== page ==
Position 12th
Best lap 54.15

Race two
Again, I sat behind Andrew, and again, he left me standing at Paddock every lap… I got a little carried away on the final lap, and decided to try to outdrive him to the line from Clearways. This plan was all going rather well as I started pulling him in about half way around the corner, when I noticed the world starting to go sideways. My second hand rear slick was crying enough, and there was nothing I could do but roll off a little, sit the bike up, and let him go. Dammit.
Position 11th
Best lap 53.22

Race three
Guess what? I ended up scrapping with Andrew Tipton… I still didn’t get the better of him, which I found immensely frustrating. However, I did have a decent scrap with Michael Rose and Nick Nicholls in the meantime, which was bloody good fun. I had to let Nick go in the end, as he’s quicker than me, and was running 52 second laps. I was determined to try and get a 52 myself this weekend, but all the scrapping was slowing me down a little, so my lap times suffered a bit. Still, I’d rather have a good, enjoyable race than a string of lap records any day.
Position 12th
Best lap 54.01

All in all, a dead good weekend. I’m starting now to come to terms with a GP250. When I started, a few people told me it would take about 6 months to start getting used to it, and 6 months to learn how to use the performance on offer. Here I am, 6 months later, and bugger me if they weren’t right.

Friday, 20th October

After Brands I’ve been feeling on a bit of a high really. The bike was behaving nicely, and I’m now starting to get the hang of riding it. It’s difficult to describe, but I now feel like I’m actually racing again, rather than just trying to discover what the bike’s capable of. Anyway, I mused on these points as I pottered across to Silverstone for the afternoon. I’d taken a half day at work, ‘cos I’m knackered. The days practise was in full swing by the time I got there, so I installed myself in the garage with Rog, Nick Nicholls, Andy Denyer, Vince Whittle, Dirk Schreuder, James Dening (both his bikes) Martin Hough (also two bikes) Simon Morley, Simon Oliver, Colin McCready (also two bikes) and Martin thingy. Silverstone garages are huge. As if by magic, Roger informed me that he wasn’t going out in his last session, and would I like his place? I didn’t need asking twice, so I popped over to race control to see the Lovely Bernie, signed on, got into my leathers, and nipped out. Silverstone is not the most interesting track in the world from a riders point of view, but technically I find it very challenging. (I’m getting my excuses ready early…) So, I scooted around behind Scotty, and after a few laps nipped past to clock up a few 1:06 laps. I was quietly chuffed with this, as when I got back I discovered that Roger had been doing 1:04s despite practising all day. Things were looking good…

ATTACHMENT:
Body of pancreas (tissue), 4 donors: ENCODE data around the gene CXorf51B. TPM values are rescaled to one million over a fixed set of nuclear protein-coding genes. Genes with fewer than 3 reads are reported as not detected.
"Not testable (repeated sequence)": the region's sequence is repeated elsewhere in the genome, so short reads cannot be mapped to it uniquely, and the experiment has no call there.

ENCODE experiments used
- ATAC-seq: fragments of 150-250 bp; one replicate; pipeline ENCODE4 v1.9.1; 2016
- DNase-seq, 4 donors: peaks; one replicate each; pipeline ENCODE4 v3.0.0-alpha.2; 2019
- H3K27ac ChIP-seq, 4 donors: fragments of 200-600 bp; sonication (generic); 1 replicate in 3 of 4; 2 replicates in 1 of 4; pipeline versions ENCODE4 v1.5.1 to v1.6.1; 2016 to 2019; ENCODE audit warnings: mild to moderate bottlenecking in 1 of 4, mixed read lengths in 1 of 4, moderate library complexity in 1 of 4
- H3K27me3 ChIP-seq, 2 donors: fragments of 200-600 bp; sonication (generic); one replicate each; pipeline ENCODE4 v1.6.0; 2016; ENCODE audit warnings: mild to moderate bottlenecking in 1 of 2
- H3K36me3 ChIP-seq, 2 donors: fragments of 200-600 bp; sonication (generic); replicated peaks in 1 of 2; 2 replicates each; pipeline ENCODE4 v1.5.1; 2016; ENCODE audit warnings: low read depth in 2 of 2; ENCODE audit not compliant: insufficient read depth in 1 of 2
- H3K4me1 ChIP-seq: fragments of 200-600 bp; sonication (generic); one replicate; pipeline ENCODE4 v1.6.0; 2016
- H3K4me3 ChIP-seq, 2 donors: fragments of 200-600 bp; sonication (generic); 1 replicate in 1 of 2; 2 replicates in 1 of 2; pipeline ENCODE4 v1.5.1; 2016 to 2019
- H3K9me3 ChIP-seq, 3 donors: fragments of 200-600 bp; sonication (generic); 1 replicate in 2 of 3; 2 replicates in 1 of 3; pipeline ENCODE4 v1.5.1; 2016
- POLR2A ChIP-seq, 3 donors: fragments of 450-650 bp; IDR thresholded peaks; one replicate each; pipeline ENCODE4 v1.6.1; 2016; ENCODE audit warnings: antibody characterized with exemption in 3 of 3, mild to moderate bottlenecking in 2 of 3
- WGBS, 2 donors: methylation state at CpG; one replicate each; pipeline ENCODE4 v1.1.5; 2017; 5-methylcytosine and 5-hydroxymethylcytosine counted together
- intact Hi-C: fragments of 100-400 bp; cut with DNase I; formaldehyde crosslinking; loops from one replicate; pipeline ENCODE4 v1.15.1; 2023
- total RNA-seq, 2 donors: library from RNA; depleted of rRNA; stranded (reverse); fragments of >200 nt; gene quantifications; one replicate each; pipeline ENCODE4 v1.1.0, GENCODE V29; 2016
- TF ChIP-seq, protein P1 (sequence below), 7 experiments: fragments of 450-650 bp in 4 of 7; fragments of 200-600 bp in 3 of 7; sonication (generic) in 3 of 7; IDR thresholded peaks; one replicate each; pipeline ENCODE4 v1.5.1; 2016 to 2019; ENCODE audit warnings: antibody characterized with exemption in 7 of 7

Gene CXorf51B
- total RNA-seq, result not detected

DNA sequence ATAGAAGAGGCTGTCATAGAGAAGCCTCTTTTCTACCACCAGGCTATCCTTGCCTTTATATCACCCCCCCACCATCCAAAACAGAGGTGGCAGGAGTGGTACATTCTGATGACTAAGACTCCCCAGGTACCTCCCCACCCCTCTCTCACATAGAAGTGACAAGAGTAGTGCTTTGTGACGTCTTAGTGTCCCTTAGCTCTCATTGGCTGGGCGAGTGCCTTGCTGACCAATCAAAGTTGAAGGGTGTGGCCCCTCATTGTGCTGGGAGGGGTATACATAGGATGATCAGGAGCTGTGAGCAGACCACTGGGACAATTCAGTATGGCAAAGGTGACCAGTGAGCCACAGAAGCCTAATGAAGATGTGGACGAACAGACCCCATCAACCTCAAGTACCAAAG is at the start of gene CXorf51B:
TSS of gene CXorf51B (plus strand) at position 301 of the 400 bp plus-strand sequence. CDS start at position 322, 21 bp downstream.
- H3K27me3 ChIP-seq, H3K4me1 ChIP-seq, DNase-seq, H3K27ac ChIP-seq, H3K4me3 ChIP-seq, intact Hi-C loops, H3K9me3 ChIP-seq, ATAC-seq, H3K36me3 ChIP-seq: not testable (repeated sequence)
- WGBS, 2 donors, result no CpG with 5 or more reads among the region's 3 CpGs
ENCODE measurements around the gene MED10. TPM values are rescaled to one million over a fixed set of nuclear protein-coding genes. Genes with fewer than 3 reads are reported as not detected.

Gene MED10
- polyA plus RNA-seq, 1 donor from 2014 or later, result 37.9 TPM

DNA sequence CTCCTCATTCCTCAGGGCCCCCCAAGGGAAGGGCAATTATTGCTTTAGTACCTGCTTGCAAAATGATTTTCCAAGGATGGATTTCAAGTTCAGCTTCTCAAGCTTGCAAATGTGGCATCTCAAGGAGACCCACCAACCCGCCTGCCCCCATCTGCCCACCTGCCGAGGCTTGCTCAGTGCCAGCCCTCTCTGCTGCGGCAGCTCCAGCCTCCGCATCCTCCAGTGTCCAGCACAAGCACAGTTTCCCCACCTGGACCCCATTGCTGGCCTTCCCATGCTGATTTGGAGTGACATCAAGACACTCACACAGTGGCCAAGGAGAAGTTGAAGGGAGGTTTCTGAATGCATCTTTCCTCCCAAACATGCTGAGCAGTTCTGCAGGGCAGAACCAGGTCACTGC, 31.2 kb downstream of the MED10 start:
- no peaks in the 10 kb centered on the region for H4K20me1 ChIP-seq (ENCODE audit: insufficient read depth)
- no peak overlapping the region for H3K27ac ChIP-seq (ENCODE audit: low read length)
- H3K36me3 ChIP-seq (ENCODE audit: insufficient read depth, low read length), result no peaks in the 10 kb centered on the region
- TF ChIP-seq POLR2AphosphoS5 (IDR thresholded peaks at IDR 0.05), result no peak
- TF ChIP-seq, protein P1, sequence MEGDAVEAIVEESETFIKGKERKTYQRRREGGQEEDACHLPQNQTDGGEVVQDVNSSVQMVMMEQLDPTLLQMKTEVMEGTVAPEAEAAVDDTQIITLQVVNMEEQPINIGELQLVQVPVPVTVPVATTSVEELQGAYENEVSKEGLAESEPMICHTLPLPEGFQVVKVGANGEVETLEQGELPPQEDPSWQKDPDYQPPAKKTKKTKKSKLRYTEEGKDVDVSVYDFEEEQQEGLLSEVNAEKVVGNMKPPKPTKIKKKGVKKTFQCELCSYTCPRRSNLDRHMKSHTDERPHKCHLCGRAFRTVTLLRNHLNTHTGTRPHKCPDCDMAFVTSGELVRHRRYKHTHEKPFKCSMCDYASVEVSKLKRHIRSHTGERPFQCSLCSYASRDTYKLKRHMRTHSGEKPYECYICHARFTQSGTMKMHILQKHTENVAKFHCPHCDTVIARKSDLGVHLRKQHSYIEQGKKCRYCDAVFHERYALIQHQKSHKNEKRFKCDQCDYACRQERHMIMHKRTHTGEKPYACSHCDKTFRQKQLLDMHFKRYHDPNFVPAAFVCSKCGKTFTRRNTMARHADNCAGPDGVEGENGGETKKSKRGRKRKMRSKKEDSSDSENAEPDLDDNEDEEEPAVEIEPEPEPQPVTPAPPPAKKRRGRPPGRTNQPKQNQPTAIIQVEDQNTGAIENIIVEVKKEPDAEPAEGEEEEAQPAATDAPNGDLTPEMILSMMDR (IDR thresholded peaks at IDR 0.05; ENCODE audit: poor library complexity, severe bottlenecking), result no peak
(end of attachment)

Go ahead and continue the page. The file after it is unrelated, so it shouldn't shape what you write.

We retired to James’ fathers for the night. Jim was the perfect host, and fed us all, drove us to the local pub, and even got up at 5:30 the next morning to cook breakfast.

Saturday, 21st October

sl_001021_2 Scrooting proved to be a laugh, as I’d forgotten to tighten my rear wheel spindle when I chaged the tyres to wets. Did I mention that it was wet and cold? Hardly seems worth mentioning, as this is England at the end of October. Of course it’ll be wet and cold… Silverstone is treacherous in the wet, so I pootled around in practise like I was going to Tesco’s. There’s no point in lobbing the bike in practise after all.